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<<back forward>> -- News and information about meteor showers, solar flares, auroras, and near-Earth asteroids
Solar wind
speed: 315.6 km/sec
density: 0.3 protons/cm3
explanation | more data
Updated: Today at 2344 UT
X-ray Solar Flares
6-hr max: B1
2251 UT Nov08
24-hr: B1
0239 UT Nov08
explanation | more data
Updated: Today at: 2300 UT
Daily Sun: 08 Nov 10
NOAA forecasters estimate a 20% chance of X-class flares from sunspot 1121 during the next 24 hours. Credit: SDO/HMI. 2-day movie: 7 MB mpg
Sunspot number: 34
What is the sunspot number?
Updated 07 Nov 2010

Spotless Days
Current Stretch: 0 days
2010 total: 45 days (14%)
2009 total: 260 days (71%)
Since 2004: 813 days
Typical Solar Min: 486 days

Updated 07 Nov 2010

The Radio Sun
10.7 cm flux: 85 sfu
explanation | more data
Updated 07 Nov 2010

Current Auroral Oval:
Switch to: Europe, USA, New Zealand, Antarctica
Planetary K-index
Now: Kp= 1 quiet
24-hr max: Kp= 2
explanation | more data
Interplanetary Mag. Field
Btotal: 7.2 nT
Bz: 2.1 nT south
explanation | more data
Updated: Today at 2346 UT
Coronal Holes: 08 Nov 10
A solar wind stream flowing from the indicated coronal hole could brush past Earth's magnetic field around Nov. 10th. Credit: SDO/AIA.
NOAA Forecasts
Updated at: 2010 Nov 08 2200 UTC
0-24 hr
24-48 hr
50 %
50 %
05 %
05 %
Geomagnetic Storms:
Probabilities for significant disturbances in Earth's magnetic field are given for three activity levels: active, minor storm, severe storm
Updated at: 2010 Nov 08 2200 UTC
0-24 hr
24-48 hr
10 %
10 %
01 %
01 %
01 %
01 %
High latitudes
0-24 hr
24-48 hr
15 %
10 %
01 %
01 %
01 %
01 %
Monday, Nov. 8, 2010
What's up in space

AURORA ALERTS: Did you miss the Northern Lights? Next time get a wake-up call from Space Weather PHONE


SOLAR ACTIVITY UPDATE: After unleashing one of the brightest X-ray flares in years on Saturday, Nov. 6th, sunspot 1121 took Sunday off. No strong flares were recorded for the rest of the weekend. Nevertheless, the active region's magnetic field is complex and harbors energy for more eruptions. NOAA forecasters estimate an 85% chance of M-flares during the next 24 hours.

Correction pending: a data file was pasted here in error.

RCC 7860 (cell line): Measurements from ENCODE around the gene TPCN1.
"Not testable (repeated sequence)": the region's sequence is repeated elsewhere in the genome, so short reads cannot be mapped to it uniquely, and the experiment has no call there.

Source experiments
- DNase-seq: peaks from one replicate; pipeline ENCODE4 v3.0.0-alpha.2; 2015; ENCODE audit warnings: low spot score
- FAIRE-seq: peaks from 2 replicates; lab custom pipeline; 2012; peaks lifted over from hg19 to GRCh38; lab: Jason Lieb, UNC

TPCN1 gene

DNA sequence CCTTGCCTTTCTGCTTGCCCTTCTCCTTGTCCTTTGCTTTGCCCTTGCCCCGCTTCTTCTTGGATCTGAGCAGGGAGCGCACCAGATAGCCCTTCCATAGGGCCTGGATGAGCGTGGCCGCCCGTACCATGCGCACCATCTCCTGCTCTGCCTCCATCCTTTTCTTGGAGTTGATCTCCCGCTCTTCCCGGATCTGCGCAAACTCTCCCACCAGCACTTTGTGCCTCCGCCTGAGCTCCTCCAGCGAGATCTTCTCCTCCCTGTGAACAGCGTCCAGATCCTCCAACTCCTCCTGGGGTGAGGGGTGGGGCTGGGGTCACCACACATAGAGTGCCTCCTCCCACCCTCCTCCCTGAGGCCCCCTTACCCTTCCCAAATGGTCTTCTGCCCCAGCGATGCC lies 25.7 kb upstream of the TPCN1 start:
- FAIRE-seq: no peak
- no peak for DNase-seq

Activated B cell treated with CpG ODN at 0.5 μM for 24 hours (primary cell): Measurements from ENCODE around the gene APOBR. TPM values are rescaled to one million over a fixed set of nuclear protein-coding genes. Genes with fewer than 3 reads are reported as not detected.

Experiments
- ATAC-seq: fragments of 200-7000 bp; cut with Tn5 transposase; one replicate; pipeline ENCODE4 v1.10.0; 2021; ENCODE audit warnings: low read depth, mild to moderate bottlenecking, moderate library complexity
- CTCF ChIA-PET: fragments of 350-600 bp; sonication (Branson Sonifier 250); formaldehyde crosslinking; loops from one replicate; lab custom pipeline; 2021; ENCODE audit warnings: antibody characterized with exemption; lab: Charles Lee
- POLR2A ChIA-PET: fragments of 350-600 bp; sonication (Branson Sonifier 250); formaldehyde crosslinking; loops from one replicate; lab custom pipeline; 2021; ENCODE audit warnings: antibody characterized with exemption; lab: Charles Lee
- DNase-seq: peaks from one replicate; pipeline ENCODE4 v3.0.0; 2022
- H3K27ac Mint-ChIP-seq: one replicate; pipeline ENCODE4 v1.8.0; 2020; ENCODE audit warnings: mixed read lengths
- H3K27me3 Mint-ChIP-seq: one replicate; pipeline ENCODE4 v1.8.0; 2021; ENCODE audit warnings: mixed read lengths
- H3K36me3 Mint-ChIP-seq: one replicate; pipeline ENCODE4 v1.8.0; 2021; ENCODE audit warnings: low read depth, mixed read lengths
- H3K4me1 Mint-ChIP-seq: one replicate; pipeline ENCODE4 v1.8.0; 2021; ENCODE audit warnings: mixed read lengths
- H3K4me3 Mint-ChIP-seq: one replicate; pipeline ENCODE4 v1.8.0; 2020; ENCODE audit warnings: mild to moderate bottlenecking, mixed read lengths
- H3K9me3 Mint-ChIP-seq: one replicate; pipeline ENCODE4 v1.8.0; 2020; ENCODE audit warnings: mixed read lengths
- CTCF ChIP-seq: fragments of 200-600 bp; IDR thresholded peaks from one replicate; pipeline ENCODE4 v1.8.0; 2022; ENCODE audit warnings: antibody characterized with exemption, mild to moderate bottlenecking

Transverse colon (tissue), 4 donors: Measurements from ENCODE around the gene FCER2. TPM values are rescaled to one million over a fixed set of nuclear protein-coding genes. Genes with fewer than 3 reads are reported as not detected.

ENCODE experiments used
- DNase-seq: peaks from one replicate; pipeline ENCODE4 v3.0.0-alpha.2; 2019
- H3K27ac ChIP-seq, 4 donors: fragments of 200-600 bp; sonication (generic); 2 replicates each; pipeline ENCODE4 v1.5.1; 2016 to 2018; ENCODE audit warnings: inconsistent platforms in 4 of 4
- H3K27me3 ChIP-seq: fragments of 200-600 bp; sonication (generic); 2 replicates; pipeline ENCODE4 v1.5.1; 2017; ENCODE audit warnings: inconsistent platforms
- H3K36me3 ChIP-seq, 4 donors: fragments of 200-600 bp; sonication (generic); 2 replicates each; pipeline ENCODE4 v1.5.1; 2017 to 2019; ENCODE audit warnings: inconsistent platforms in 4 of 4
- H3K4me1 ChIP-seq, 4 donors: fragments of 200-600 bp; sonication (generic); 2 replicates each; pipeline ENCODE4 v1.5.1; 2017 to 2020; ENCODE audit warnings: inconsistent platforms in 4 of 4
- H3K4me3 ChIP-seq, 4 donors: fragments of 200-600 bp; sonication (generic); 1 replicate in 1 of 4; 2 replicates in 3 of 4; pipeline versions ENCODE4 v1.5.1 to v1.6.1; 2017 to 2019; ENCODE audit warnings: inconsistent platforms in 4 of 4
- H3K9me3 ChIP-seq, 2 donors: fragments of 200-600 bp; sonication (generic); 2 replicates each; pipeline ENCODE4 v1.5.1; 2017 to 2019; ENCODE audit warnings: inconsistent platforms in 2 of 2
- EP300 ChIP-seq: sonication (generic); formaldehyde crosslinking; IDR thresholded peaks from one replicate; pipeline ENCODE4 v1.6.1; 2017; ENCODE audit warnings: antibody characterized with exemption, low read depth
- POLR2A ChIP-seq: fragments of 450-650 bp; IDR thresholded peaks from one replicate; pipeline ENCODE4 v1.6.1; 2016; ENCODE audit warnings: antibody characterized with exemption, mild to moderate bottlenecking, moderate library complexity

NEW COMET IKEYA-MURAKAMI: Newly-discovered comet C/2010 V1 (Ikeya-Murakami) is putting on a good show for anyone with a backyard telescope and an alarm clock. The clock is for getting up before dawn, and the telescope is for seeing this:

Leonid Elenin took the picture on Nov. 7th using a robotic telescope in New Mexico. "The comet is rapidly changing," he reports. "The shape of its atmosphere reminds me of Comet Holmes after it had an outburst in 2007."

Indeed, Comet Ikeya-Murakami might be experiencing a similar event. The icy visitor from the outer solar system made its closest approach to the sun (1.7 AU) in late October, so it has recently received a strong dose of solar heating. Ice pockets could be evaporating, comet-caverns collapsing, who knows?

Amateur astronomers are encouraged to monitor developments. Various reports put the brightness of the comet between 7th and 9th magnitude, invisible to the naked eye but an easy target for telescopes such as the Comet Hunter. It's easy to find, too, little more than a degree from Saturn in the eastern sky before dawn. Set your alarm and happy hunting! [Sky maps: Nov 8, 9, 10, 11] [3D orbit] [ephemeris]